This study is funded in part by the Can Tho University Improvement Project VN14-P6 supported by a Japanese ODA loan. The authors would like to thank Nigel K. Downes—Researcher for Integrated Water Resource Management (IWRM) for proofreading the article.

Conflicts of Interest

The authors declare no conflict of interest.

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Figure 1. Mortality responses to exposure doses (left) and relationship between concentration of chlorpyrifos ethyl and mortality probability at 96 h (right).
Figure 1. Mortality responses to exposure doses (left) and relationship between concentration of chlorpyrifos ethyl and mortality probability at 96 h (right).
Water 13 02885 g001
Figure 2. Trends of ChE inhibition after one exposure. Data are presented as the mean of 6 fish, with vertical bars representing the standard error. An asterisk (*) indicates significant difference to parallel control (p < 0.05).
Figure 2. Trends of ChE inhibition after one exposure. Data are presented as the mean of 6 fish, with vertical bars representing the standard error. An asterisk (*) indicates significant difference to parallel control (p < 0.05).
Water 13 02885 g002
Table 1. Temperature, pH and DO of water in experimental tanks.
Table 1. Temperature, pH and DO of water in experimental tanks.
Chlorpyrifos Ethyl (ppm)Temperature (°C)pHDO (mg/L)
MorningAfternoonMorningAfternoonMorningAfternoon
Control26.8 ± 0.328.6 ± 0.57.1 ± 0.17.1 ± 0.13.6 ± 0.72.8 ± 0.5
0.10026.9 ± 0.328.5 ± 0.57.1 ± 0.07.1 ± 0.23.5 ± 0.53.1 ± 0.6
0.15026.9 ± 0.328.7 ± 0.47.1 ± 0.17.1 ± 0.13.3 ± 0.43.0 ± 0.3
0.27526.8 ± 0.328.9 ± 0.27.1 ± 0.07.1 ± 0.23.4 ± 0.33.2 ± 0.4
0.45027.0 ± 0.128.4 ± 0.57.2 ± 0.17.1 ± 0.13.5 ± 1.33.0 ± 1.0
0.75026.8 ± 0.328.5 ± 0.47.2 ± 0.17.1 ± 0.23.3 ± 1.13.2 ± 1.0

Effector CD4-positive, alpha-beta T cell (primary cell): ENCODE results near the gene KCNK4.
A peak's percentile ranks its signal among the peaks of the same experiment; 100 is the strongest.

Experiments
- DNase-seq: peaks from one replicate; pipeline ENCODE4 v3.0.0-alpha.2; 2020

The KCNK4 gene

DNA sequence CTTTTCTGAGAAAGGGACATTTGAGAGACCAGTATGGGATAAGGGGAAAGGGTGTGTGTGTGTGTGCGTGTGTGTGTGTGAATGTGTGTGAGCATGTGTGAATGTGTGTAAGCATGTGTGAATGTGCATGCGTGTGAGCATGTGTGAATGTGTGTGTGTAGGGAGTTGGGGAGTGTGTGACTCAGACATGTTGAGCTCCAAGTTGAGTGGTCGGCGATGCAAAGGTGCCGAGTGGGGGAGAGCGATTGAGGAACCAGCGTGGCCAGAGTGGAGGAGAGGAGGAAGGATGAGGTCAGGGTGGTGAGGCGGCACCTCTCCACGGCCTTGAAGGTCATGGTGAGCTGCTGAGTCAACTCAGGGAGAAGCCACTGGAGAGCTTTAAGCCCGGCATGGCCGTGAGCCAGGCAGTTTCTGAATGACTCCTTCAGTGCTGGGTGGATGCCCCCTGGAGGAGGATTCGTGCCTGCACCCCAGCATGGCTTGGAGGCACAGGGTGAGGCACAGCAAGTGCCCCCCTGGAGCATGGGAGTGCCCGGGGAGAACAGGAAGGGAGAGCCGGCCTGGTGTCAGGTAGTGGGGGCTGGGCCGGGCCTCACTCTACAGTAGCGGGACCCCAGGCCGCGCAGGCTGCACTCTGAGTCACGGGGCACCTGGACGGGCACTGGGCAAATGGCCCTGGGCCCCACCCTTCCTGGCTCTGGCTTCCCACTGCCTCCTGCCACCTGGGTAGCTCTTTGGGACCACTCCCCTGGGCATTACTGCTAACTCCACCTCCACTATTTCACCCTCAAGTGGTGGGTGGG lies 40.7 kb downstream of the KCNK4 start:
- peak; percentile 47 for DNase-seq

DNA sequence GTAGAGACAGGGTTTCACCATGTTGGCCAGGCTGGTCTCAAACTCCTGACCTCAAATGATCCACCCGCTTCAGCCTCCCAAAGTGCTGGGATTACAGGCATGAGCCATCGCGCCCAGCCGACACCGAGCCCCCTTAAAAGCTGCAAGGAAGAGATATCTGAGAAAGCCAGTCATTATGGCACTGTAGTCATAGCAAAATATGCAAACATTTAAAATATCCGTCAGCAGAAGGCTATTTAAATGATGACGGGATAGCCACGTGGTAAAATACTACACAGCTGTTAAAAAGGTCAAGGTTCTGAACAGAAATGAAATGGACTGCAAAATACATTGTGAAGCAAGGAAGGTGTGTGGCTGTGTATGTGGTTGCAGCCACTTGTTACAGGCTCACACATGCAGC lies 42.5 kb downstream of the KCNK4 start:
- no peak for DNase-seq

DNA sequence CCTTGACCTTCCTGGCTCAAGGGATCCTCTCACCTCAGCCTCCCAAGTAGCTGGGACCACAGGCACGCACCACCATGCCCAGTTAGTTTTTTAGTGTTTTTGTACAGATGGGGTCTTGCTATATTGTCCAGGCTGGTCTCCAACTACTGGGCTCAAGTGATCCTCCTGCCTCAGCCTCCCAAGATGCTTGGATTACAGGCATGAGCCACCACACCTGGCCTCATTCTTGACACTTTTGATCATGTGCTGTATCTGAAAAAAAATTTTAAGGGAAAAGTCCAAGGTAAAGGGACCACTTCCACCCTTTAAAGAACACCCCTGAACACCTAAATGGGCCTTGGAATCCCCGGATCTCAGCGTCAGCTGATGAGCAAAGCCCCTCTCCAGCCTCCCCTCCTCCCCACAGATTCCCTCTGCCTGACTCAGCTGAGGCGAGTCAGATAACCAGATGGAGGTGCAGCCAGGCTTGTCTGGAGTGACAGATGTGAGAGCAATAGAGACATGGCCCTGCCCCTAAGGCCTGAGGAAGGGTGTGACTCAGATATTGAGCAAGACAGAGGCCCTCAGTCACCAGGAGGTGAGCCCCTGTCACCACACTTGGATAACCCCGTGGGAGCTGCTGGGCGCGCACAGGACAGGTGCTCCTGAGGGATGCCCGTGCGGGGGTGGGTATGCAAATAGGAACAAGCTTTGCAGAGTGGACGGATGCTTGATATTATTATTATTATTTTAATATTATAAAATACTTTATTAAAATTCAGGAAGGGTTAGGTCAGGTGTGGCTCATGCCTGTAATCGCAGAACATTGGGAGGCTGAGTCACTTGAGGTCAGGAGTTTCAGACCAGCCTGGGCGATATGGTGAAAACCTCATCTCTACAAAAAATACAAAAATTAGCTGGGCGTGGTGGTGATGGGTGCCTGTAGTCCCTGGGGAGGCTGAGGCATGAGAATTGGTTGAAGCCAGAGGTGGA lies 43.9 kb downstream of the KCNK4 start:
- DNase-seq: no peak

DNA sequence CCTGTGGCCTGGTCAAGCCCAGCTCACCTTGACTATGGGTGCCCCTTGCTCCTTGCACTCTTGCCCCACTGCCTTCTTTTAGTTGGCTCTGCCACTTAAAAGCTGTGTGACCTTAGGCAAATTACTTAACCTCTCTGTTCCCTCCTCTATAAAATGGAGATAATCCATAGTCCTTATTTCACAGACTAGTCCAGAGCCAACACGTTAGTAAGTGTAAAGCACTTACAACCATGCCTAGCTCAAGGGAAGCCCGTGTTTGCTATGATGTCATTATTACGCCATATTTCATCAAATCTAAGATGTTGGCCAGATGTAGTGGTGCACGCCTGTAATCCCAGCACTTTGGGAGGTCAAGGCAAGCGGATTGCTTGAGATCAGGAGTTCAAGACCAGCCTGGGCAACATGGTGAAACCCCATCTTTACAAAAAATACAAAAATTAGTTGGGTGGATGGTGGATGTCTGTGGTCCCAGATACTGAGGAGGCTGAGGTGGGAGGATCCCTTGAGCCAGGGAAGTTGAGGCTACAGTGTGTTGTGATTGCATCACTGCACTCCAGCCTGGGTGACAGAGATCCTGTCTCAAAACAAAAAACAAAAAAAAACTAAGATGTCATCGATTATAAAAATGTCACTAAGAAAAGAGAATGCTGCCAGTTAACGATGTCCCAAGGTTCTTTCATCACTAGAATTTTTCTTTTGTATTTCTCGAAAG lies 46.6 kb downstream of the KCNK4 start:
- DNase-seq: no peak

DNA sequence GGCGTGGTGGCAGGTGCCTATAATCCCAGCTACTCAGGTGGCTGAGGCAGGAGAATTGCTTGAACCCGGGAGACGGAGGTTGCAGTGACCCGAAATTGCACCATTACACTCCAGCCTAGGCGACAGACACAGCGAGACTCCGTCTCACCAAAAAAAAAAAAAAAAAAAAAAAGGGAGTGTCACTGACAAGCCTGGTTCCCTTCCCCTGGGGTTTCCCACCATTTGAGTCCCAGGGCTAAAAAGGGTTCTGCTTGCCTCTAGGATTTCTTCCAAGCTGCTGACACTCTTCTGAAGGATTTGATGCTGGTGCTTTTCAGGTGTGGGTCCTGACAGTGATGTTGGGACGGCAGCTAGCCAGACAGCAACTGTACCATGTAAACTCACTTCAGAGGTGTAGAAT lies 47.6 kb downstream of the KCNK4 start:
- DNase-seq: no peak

1.25027.0 ± 0.228.6 ± 0.47.2 ± 0.17.2 ± 0.13.4 ± 1.23.4 ± 1.1
Data are presented as mean ± SD, n = 12.
Table 2. Temperature, pH and DO of water in sub-acute experimental tanks.
Table 2. Temperature, pH and DO of water in sub-acute experimental tanks.
Chlorpyrifos Ethyl (ppb)Temperature (°C)pHDO (mg/L)
Morning AfternoonMorning AfternoonMorning Afternoon
Control28.1 ± 0.129.5 ± 0.17.1 ± 0.17.3 ± 0.14.0 ± 0.022.9 ± 0.03
1.1928.2 ± 0.129.9 ± 0.17.1 ± 0.07.3 ± 0.23.9 ± 0.042.8 ± 0.02
11.928.1 ± 0.129.6 ± 0.17.1 ± 0.17.3 ± 0.13.8 ± 0.042.9 ± 0.02
23.828.3 ± 0.129.6 ± 0.17.1 ± 0.07.3 ± 0.23.8 ± 0.022.7 ± 0.02
Data are presented as mean ± SD, n = 12.
Table 3. Actual concentrations of chlorpyrifos ethyl in the growth performance experiment.
Table 3. Actual concentrations of chlorpyrifos ethyl in the growth performance experiment.
TreatmentVitashield 40EC (ppb)Actual Chlorpyrifos Ethyl (µg/L)
ControlTap water<MDL = 0.1 µg/L
1% LC503.00.66 (0.58 ÷ 0.78)
10% LC5030.010.43 (9.60 ÷ 11.20)
20% LC5060.022.97 (22.10 ÷ 23.80)
Table 4. Environmental conditions of experiment tanks during the growth performance experiment.
Table 4. Environmental conditions of experiment tanks during the growth performance experiment.
Environmental ParametersTimeTreatment
Control1% LC50-96 h10% LC50-96 h20% LC50-96 h
Temperature (°C)M27.79 ± 0.1227.72 ± 0.1227.74 ± 0.1227.77 ± 0.13
A28.74 ± 0.1228.72 ± 0.1228.72 ± 0.1328.77 ± 0.13
pHM7.50 ± 0.027.51 ± 0.027.52 ± 0.027.53 ± 0.02
A7.44 ± 0.027.45 ± 0.027.47 ± 0.027.47 ± 0.02
DO (mg/L)M7.19 ± 0.067.15 ± 0.077.21 ± 0.077.26 ± 0.06
A6.69 ± 0.096.65 ± 0.116.75 ± 0.116.77 ± 0.1
N-NO2 (mg/L)M0.308 ± 0.0470.340 ± 0.0490.347 ± 0.0510.362 ± 0.049
A0.254 ± 0.0410.334 ± 0.0440.388 ± 0.0500.339 ± 0.050
N-NH4 (mg/L)M0.232 ± 0.060.241 ± 0.0520.206 ± 0.0470.449 ± 0.13
A0.241 ± 0.0460.249 ± 0.0460.317 ± 0.0530.413 ± 0.103
Note: M = Morning, A = Afternoon.
Table 5. Growth performances of B. gonionotus after 60 days.
Table 5. Growth performances of B. gonionotus after 60 days.
Growth ParametersTreatments
Control1% LC50-96 h10% LC50-96 h20% LC50-96 h
FI (mg/g/d)20.3 ± 0.4 a20.4 ± 0.5 a21.2 ± 0.5 a22.1 ± 1.5 a
DWG (mg/d)95.2 ± 4.9 a92.8 ± 2.3 a75.5 ± 2.0 b60.6 ± 2.9 c
SGR (%/d)1.86 ± 0.04 a1.84 ± 0.01 a1.61 ± 0.02 b1.39 ± 0.03 c
FCR1.82 ± 0.06 a1.83 ± 0.03 a2.05 ± 0.05 b2.34 ± 0.22 c
Data are presented as mean ± SD. In the same row, data follow the same letter is not significant different (p > 0.05, Duncan test). FI: Food intake, DWG: Daily weight gain, SGR: Specific growth rate, FCR: Feed conversion ratio.